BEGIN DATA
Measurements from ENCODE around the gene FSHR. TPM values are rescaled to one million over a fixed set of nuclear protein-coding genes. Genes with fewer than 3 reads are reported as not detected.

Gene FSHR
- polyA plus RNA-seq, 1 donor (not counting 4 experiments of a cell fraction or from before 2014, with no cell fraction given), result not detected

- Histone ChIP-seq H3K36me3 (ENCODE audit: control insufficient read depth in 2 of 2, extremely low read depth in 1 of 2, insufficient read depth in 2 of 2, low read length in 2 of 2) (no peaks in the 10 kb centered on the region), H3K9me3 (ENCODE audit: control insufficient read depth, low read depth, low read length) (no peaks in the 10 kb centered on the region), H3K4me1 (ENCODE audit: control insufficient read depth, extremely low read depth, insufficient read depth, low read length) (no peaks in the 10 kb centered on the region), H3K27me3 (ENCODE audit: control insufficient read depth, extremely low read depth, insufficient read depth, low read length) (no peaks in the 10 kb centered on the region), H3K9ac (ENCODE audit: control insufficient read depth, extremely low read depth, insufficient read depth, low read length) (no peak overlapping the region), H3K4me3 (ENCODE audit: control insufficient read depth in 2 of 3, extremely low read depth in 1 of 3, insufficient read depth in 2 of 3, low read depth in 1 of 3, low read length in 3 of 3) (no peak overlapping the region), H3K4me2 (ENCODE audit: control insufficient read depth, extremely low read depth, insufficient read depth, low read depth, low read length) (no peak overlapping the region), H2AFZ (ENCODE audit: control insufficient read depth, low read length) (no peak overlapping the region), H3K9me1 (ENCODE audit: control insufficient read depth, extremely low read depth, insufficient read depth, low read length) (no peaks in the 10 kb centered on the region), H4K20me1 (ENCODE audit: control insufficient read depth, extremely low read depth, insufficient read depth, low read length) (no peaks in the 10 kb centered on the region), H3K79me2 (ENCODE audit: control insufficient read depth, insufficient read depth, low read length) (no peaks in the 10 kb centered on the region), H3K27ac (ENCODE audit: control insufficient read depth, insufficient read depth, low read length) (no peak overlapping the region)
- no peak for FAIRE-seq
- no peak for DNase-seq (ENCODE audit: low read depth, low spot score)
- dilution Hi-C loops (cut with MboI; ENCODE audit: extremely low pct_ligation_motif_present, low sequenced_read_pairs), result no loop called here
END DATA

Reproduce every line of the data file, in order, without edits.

Measurements from ENCODE around the gene FSHR. TPM values are rescaled to one million over a fixed set of nuclear protein-coding genes. Genes with fewer than 3 reads are reported as not detected.

Gene FSHR
- polyA plus RNA-seq, 1 donor (not counting 4 experiments of a cell fraction or from before 2014, with no cell fraction given), result not detected

- Histone ChIP-seq H3K36me3 (ENCODE audit: control insufficient read depth in 2 of 2, extremely low read depth in 1 of 2, insufficient read depth in 2 of 2, low read length in 2 of 2) (no peaks in the 10 kb centered on the region), H3K9me3 (ENCODE audit: control insufficient read depth, low read depth, low read length) (no peaks in the 10 kb centered on the region), H3K4me1 (ENCODE audit: control insufficient read depth, extremely low read depth, insufficient read depth, low read length) (no peaks in the 10 kb centered on the region), H3K27me3 (ENCODE audit: control insufficient read depth, extremely low read depth, insufficient read depth, low read length) (no peaks in the 10 kb centered on the region), H3K9ac (ENCODE audit: control insufficient read depth, extremely low read depth, insufficient read depth, low read length) (no peak overlapping the region), H3K4me3 (ENCODE audit: control insufficient read depth in 2 of 3, extremely low read depth in 1 of 3, insufficient read depth in 2 of 3, low read depth in 1 of 3, low read length in 3 of 3) (no peak overlapping the region), H3K4me2 (ENCODE audit: control insufficient read depth, extremely low read depth, insufficient read depth, low read depth, low read length) (no peak overlapping the region), H2AFZ (ENCODE audit: control insufficient read depth, low read length) (no peak overlapping the region), H3K9me1 (ENCODE audit: control insufficient read depth, extremely low read depth, insufficient read depth, low read length) (no peaks in the 10 kb centered on the region), H4K20me1 (ENCODE audit: control insufficient read depth, extremely low read depth, insufficient read depth, low read length) (no peaks in the 10 kb centered on the region), H3K79me2 (ENCODE audit: control insufficient read depth, insufficient read depth, low read length) (no peaks in the 10 kb centered on the region), H3K27ac (ENCODE audit: control insufficient read depth, insufficient read depth, low read length) (no peak overlapping the region)
- no peak for FAIRE-seq
- no peak for DNase-seq (ENCODE audit: low read depth, low spot score)
- dilution Hi-C loops (cut with MboI; ENCODE audit: extremely low pct_ligation_motif_present, low sequenced_read_pairs), result no loop called here